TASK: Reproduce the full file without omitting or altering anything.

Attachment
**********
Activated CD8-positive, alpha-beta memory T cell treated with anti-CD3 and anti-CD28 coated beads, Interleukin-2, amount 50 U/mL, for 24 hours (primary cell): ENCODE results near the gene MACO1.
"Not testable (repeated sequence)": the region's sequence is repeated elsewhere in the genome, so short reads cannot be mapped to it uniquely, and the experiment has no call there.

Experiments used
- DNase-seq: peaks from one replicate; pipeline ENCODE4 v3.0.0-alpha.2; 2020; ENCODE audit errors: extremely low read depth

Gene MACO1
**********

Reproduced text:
Activated CD8-positive, alpha-beta memory T cell treated with anti-CD3 and anti-CD28 coated beads, Interleukin-2, amount 50 U/mL, for 24 hours (primary cell): ENCODE results near the gene MACO1.
"Not testable (repeated sequence)": the region's sequence is repeated elsewhere in the genome, so short reads cannot be mapped to it uniquely, and the experiment has no call there.

Experiments used
- DNase-seq: peaks from one replicate; pipeline ENCODE4 v3.0.0-alpha.2; 2020; ENCODE audit errors: extremely low read depth

Gene MACO1